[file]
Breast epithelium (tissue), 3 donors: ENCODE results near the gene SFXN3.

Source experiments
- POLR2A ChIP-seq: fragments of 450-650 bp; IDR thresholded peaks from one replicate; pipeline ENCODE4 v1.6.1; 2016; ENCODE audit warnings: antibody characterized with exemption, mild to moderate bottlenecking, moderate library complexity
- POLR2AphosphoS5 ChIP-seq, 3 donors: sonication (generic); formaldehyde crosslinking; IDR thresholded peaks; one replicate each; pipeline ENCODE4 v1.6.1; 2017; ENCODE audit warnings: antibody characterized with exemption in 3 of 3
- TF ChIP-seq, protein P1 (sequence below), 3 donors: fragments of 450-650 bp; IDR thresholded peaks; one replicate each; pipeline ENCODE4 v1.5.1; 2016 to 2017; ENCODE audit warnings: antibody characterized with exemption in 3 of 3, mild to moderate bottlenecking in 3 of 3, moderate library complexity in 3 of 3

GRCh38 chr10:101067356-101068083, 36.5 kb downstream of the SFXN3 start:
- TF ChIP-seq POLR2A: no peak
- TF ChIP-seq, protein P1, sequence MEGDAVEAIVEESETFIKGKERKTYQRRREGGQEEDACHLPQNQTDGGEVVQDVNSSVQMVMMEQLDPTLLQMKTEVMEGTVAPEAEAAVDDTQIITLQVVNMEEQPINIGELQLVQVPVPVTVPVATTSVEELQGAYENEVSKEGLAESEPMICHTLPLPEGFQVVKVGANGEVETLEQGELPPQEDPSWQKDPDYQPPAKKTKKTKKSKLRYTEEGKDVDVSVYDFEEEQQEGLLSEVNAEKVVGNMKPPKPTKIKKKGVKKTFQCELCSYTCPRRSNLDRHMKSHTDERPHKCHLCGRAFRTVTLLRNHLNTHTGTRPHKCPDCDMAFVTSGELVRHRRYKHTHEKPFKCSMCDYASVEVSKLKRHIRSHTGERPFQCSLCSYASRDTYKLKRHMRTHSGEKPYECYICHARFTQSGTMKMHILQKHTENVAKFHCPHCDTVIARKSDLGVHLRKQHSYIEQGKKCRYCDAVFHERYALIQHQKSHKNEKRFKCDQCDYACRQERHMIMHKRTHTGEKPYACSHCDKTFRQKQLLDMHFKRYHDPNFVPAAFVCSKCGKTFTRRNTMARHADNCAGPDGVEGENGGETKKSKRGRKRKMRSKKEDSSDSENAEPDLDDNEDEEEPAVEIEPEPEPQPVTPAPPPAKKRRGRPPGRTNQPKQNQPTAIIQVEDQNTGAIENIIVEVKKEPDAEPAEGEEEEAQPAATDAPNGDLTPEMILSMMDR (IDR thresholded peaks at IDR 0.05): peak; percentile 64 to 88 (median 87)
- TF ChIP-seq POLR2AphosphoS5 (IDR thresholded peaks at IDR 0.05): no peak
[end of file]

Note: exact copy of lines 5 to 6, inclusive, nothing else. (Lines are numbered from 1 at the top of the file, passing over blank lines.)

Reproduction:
- TF ChIP-seq, protein P1 (sequence below), 3 donors: fragments of 450-650 bp; IDR thresholded peaks; one replicate each; pipeline ENCODE4 v1.5.1; 2016 to 2017; ENCODE audit warnings: antibody characterized with exemption in 3 of 3, mild to moderate bottlenecking in 3 of 3, moderate library complexity in 3 of 3

GRCh38 chr10:101067356-101068083, 36.5 kb downstream of the SFXN3 start: